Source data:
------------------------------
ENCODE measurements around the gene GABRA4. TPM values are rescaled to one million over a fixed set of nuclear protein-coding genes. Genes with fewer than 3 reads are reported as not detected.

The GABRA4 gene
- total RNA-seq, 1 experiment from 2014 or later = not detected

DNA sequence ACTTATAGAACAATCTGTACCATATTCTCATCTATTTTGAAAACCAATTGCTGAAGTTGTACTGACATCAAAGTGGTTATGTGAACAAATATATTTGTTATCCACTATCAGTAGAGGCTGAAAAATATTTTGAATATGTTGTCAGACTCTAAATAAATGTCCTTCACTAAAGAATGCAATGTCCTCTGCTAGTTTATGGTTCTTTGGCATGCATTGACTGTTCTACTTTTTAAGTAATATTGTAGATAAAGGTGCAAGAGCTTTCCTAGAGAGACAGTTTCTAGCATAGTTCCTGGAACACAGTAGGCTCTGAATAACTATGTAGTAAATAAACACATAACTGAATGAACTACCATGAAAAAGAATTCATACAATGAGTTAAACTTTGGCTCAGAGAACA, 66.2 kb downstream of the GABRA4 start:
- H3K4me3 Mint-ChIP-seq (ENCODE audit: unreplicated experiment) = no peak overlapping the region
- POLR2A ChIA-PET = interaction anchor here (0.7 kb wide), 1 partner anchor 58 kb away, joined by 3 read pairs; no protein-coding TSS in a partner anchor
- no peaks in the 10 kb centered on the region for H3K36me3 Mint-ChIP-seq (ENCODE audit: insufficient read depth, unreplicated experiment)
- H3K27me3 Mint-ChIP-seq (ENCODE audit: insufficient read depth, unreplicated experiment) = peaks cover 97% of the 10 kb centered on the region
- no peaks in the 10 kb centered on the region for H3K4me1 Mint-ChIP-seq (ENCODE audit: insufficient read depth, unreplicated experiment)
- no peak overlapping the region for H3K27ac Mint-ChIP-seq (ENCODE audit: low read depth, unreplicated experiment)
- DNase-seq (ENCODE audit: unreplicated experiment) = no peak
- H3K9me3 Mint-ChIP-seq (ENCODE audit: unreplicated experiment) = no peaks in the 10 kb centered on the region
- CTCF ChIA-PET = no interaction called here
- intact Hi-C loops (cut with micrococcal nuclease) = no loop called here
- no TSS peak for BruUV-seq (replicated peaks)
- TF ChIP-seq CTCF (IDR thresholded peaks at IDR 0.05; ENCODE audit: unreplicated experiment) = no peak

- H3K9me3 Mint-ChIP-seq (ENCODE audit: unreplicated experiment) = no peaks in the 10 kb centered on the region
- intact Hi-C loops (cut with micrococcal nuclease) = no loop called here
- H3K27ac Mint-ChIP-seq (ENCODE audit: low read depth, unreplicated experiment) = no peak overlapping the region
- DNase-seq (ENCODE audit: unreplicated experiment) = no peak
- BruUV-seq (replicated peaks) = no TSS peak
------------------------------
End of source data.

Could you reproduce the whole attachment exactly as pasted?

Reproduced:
ENCODE measurements around the gene GABRA4. TPM values are rescaled to one million over a fixed set of nuclear protein-coding genes. Genes with fewer than 3 reads are reported as not detected.

The GABRA4 gene
- total RNA-seq, 1 experiment from 2014 or later = not detected

DNA sequence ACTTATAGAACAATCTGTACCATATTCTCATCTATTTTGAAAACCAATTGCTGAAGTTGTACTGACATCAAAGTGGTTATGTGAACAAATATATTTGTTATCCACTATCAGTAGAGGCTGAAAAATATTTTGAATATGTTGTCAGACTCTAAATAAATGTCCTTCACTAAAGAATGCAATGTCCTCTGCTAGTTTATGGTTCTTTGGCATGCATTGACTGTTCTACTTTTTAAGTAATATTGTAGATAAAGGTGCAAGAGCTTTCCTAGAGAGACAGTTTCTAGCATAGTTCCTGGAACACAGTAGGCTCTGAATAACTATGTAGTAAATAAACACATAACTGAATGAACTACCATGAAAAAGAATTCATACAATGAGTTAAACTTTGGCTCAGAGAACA, 66.2 kb downstream of the GABRA4 start:
- H3K4me3 Mint-ChIP-seq (ENCODE audit: unreplicated experiment) = no peak overlapping the region
- POLR2A ChIA-PET = interaction anchor here (0.7 kb wide), 1 partner anchor 58 kb away, joined by 3 read pairs; no protein-coding TSS in a partner anchor
- no peaks in the 10 kb centered on the region for H3K36me3 Mint-ChIP-seq (ENCODE audit: insufficient read depth, unreplicated experiment)
- H3K27me3 Mint-ChIP-seq (ENCODE audit: insufficient read depth, unreplicated experiment) = peaks cover 97% of the 10 kb centered on the region
- no peaks in the 10 kb centered on the region for H3K4me1 Mint-ChIP-seq (ENCODE audit: insufficient read depth, unreplicated experiment)
- no peak overlapping the region for H3K27ac Mint-ChIP-seq (ENCODE audit: low read depth, unreplicated experiment)
- DNase-seq (ENCODE audit: unreplicated experiment) = no peak
- H3K9me3 Mint-ChIP-seq (ENCODE audit: unreplicated experiment) = no peaks in the 10 kb centered on the region
- CTCF ChIA-PET = no interaction called here
- intact Hi-C loops (cut with micrococcal nuclease) = no loop called here
- no TSS peak for BruUV-seq (replicated peaks)
- TF ChIP-seq CTCF (IDR thresholded peaks at IDR 0.05; ENCODE audit: unreplicated experiment) = no peak

- H3K9me3 Mint-ChIP-seq (ENCODE audit: unreplicated experiment) = no peaks in the 10 kb centered on the region
- intact Hi-C loops (cut with micrococcal nuclease) = no loop called here
- H3K27ac Mint-ChIP-seq (ENCODE audit: low read depth, unreplicated experiment) = no peak overlapping the region
- DNase-seq (ENCODE audit: unreplicated experiment) = no peak
- BruUV-seq (replicated peaks) = no TSS peak